• $\begingroup$ This is a special case of the universal divisibility test (using various chunks sizes), see my answer. Both (well-known) methods were already mentioned in Lab's prior answer. $\endgroup$ – Bill Dubuque Oct 12 at 0:18
2
$\begingroup$

$10^2\equiv-2\pmod{17}\implies10^4=(10^2)^2\equiv(-2)^2\equiv4;$

$\displaystyle\implies\sum_{r=0}^na_r10^r\equiv(4)^0(a_3a_2a_1a_0)+(4)^1(a_7a_6a_5a_4)++(4)^2(a_{11}a_{10}a_9a_8)+\cdots\pmod{17}$

Again, $10^8\equiv(-2)^4\equiv-1$

$\displaystyle\implies\sum_{r=0}^na_r10^r\equiv(-1)^0(a_7a_6a_5\cdots a_0)+(-1)^1(a_{15}\cdots a_8)+\cdots\pmod{17}$

| cite | improve this answer | |
$\endgroup$
  • $\begingroup$ Undoubtedly you know this, but in case others are wondering: for any prime $p>2$ we have $10^{(p-1)/2}\equiv\pm1\pmod p$. The sign here depends on whether $10$ is a quadratic residue modulo $p$ or not. That, in turn, can be easily determined using the law of quadratic reciprocity. This leads to a divisibility rule like the one here in chunks of $(p-1)/2$ digits. In some cases we can do shorter chunks. The best known cases of that are perhaps $p=13$ ($10^3\equiv-1$) and $p=41$ ($10^5\equiv1$). $\endgroup$ – Jyrki Lahtonen Aug 22 '15 at 19:27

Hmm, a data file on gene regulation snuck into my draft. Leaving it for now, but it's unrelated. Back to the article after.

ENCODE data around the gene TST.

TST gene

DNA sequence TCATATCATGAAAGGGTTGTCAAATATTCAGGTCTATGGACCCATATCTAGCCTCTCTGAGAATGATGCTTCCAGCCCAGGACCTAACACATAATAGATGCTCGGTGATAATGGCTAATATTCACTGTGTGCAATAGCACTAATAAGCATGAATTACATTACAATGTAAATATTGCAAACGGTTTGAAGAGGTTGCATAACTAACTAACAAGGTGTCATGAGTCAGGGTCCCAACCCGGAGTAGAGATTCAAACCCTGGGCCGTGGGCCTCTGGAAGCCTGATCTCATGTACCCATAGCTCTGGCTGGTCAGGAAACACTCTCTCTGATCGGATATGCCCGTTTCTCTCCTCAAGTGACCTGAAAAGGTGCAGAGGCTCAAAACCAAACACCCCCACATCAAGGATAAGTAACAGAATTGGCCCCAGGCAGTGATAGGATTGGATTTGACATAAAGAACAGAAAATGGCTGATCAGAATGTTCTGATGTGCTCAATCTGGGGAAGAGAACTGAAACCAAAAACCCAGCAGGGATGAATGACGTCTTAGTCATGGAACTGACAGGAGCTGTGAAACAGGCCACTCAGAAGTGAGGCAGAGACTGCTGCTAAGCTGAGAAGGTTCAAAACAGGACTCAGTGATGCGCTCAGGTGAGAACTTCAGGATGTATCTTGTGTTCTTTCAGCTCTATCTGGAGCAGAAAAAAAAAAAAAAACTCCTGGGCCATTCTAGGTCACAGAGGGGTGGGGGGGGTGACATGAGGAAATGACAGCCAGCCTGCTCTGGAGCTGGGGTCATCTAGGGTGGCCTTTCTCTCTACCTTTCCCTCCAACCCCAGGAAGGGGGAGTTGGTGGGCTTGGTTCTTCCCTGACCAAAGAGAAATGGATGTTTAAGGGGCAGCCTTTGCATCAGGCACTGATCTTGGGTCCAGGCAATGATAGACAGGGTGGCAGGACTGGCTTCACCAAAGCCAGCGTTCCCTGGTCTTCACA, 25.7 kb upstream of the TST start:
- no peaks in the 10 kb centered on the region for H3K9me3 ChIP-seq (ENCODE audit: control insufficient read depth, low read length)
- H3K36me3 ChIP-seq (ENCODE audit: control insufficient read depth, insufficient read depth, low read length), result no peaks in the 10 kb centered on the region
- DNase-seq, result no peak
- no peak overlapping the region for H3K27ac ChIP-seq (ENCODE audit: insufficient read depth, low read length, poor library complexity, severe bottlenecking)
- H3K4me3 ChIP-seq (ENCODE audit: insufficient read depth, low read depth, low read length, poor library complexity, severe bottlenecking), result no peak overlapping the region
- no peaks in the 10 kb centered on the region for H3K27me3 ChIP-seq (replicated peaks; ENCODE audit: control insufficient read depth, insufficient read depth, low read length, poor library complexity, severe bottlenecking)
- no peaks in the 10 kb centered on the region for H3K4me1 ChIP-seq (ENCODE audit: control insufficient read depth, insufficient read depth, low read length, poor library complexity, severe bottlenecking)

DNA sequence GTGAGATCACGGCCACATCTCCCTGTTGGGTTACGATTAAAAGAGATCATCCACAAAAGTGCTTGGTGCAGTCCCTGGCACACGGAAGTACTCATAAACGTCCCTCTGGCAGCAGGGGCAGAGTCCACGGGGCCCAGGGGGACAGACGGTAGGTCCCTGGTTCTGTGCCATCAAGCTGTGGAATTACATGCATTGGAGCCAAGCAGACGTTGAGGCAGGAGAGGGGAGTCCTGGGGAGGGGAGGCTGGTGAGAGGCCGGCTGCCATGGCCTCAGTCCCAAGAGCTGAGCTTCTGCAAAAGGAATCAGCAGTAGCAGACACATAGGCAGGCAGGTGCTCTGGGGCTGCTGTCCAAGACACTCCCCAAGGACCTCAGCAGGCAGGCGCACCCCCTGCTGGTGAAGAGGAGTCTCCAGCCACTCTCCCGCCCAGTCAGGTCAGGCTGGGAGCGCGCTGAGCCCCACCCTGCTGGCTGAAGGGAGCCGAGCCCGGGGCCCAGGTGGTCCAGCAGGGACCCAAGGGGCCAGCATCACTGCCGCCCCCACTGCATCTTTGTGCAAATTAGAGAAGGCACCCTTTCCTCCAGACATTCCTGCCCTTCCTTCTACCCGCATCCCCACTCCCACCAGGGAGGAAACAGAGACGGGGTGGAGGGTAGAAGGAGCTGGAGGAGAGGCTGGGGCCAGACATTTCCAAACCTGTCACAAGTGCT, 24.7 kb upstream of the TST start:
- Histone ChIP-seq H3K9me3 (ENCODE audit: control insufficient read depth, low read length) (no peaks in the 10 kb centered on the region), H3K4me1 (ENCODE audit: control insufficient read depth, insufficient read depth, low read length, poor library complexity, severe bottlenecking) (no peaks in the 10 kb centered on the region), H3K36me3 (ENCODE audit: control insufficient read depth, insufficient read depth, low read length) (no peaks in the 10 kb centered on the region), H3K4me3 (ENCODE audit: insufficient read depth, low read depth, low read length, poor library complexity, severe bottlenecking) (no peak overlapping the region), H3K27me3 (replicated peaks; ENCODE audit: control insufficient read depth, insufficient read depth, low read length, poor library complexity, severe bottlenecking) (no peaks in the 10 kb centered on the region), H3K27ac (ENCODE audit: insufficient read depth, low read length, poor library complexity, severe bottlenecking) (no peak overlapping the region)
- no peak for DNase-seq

• $\begingroup$ This is a special case of the universal divisibility test (using various chunks sizes), see my answer. $\endgroup$ – Bill Dubuque Oct 12 at 0:18
1
$\begingroup$

Well, it is fast to divide 17 into that number.

Where you can gain a lot is when the number you want to be divide is a special form such as $a^n$, where $n$ is large. There are ways (usually involving the Euler $\phi$ function) for rapidly computing $a^n \bmod{b}$ where $n$ is large.

A good start is to remember that $a^n \bmod{b} =(a\bmod{b})^n \bmod{b} $.

| cite | improve this answer | |
$\endgroup$
1
$\begingroup$